The Crushing Machine Operator reads work orders to determine production specifications and information. The Crushing Machine Operator observes operation of equipment to ensure continuity of flow, safety, and efficient operation, and to detect malfunctions. The Crushing Machine Operator moves controls to start, stop, or adjust machinery and equipment that crushes, grinds, polishes, or blends materials. The Crushing Machine Operator records data from operations, testing, and production on specified forms. The Crushing Machine Operator examines materials, ingredients, or products visually or with hands, in order to ensure conformance to established standards. The Crushing Machine Operator weighs or measures materials, ingredients, and /or products at specified intervals to ensure conformance to requirements. The Crushing Machine Operator cleans, adjusts and maintains equipment, using hand tools. The Crushing Machine Operator notifies supervisors of needed repairs. The Crushing Machine Operator sets mill gauges to specified fineness of grind. The Crushing Machine Operator rejects defective products and readjusts equipment to eliminate problems.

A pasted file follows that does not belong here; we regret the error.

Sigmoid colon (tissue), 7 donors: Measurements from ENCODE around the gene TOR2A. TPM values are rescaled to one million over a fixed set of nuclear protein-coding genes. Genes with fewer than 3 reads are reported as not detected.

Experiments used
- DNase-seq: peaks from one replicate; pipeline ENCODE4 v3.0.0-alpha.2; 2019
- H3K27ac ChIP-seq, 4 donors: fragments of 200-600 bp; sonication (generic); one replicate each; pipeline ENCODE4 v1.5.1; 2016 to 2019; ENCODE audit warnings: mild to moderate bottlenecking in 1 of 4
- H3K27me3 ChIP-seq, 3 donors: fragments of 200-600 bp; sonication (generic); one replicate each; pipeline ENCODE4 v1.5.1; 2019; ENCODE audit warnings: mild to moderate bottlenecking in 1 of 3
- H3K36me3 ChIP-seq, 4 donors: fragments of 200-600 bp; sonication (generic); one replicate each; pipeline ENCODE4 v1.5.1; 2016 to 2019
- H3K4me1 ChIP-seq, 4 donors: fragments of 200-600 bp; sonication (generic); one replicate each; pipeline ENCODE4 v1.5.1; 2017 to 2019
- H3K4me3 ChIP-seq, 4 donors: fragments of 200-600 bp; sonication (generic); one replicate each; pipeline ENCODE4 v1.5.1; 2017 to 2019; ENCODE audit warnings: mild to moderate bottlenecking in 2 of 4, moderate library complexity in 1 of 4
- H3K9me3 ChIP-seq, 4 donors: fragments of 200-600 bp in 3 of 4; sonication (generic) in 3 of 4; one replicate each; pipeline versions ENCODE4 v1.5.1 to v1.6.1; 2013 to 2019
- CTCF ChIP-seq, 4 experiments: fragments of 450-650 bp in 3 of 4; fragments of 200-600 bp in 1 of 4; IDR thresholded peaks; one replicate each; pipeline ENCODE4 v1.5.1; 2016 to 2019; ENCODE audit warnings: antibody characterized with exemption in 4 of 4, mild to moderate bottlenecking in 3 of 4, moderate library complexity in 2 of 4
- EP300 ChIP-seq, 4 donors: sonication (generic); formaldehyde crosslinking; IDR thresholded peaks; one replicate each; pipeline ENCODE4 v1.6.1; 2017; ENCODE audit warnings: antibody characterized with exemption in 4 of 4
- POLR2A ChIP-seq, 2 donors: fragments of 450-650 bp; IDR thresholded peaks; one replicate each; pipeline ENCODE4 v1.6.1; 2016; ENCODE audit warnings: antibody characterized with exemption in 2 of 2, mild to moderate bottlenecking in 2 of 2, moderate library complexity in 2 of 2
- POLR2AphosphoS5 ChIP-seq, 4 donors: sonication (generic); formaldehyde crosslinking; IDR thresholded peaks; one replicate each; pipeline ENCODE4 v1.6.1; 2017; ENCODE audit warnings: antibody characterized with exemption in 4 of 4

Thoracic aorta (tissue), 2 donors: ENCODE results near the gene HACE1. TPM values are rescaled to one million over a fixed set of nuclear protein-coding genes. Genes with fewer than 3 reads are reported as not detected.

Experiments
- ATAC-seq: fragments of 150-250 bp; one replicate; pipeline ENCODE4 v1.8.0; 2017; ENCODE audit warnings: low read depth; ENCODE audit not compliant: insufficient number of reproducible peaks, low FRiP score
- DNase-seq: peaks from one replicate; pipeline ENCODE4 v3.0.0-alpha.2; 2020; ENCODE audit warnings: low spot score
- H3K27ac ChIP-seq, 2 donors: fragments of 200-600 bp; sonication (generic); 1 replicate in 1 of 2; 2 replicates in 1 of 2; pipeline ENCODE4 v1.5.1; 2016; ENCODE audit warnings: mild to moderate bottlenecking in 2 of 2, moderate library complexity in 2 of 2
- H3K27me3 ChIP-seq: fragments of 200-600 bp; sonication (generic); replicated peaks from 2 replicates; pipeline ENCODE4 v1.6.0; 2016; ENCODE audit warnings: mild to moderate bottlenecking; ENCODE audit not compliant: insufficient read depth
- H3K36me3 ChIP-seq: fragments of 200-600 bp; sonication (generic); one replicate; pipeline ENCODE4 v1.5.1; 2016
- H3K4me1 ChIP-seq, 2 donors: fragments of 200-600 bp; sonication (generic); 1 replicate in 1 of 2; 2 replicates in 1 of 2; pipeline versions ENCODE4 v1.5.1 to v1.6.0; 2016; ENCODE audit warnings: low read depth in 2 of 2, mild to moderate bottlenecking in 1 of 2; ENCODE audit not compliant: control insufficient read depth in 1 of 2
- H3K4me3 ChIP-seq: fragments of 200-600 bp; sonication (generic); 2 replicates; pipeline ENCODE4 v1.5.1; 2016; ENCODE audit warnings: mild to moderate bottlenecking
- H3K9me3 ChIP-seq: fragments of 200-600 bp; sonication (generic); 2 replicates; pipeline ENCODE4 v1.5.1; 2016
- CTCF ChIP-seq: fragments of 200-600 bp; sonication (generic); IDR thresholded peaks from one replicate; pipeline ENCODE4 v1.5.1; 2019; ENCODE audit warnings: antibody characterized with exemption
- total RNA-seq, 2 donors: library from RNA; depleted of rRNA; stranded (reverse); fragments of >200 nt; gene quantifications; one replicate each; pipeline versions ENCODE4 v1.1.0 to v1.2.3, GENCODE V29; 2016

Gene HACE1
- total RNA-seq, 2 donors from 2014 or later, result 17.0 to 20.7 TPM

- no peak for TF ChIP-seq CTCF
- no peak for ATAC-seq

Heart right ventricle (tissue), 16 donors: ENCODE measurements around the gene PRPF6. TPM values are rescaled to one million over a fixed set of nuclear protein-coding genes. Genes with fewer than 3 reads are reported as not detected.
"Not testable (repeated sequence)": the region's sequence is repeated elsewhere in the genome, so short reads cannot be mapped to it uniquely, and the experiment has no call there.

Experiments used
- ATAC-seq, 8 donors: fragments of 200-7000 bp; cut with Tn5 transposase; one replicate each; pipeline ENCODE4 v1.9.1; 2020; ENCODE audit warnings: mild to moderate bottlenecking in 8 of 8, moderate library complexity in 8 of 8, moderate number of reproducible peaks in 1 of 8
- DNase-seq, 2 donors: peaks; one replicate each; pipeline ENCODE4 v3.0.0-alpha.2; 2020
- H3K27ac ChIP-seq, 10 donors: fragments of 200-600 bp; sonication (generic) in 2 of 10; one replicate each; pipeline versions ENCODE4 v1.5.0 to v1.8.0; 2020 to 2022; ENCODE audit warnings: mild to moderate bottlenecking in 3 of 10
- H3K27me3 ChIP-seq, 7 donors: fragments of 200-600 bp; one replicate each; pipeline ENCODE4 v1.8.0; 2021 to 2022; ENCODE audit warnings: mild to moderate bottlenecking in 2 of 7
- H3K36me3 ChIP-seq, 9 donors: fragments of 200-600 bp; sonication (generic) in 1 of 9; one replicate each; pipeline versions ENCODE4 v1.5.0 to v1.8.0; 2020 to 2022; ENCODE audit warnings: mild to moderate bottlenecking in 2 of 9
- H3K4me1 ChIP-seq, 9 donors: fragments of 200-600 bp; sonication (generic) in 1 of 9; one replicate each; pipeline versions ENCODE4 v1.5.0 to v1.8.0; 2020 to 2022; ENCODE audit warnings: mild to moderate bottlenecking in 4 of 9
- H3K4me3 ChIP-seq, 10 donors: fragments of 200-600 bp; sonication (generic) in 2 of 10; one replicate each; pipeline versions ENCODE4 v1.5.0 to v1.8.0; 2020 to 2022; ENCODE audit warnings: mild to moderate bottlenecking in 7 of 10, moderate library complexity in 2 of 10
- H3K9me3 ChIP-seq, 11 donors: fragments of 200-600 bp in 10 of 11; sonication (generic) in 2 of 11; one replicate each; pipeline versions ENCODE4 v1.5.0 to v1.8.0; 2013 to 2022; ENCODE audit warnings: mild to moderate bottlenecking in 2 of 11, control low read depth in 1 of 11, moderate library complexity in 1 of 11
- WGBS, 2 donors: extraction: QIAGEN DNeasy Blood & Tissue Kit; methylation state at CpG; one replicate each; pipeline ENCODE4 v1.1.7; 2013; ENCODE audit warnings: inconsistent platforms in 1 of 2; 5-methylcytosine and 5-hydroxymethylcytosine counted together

The Crushing Machine Operator needs knowledge of machines and tools, including their designs, uses, repair, and maintenance. The Crushing Machine Operator needs knowledge of raw materials, production processes, quality control, costs, and other techniques for maximizing the effective manufacture and distribution of goods. The Crushing Machine Operator needs knowledge of business and management principles involved in strategic planning, resource allocation, human resources modeling, leadership technique, production methods, and coordination of people and resources. The Crushing Machine Operator needs knowledge of arithmetic, algebra, geometry, calculus, statistics, and their applications. The Crushing Machine Operator needs knowledge of principles and processes for providing customer and personal services. The Crushing Machine Operator needs knowledge of the chemical composition, structure, and properties of substances and of the chemical processes and transformations that they undergo. This includes uses of chemicals and their interactions, danger signs, production techniques, and disposal methods. The Crushing Machine Operator needs knowledge of principles and methods for curriculum and training design, teaching and instruction for individuals and groups, and the measurement of training effects.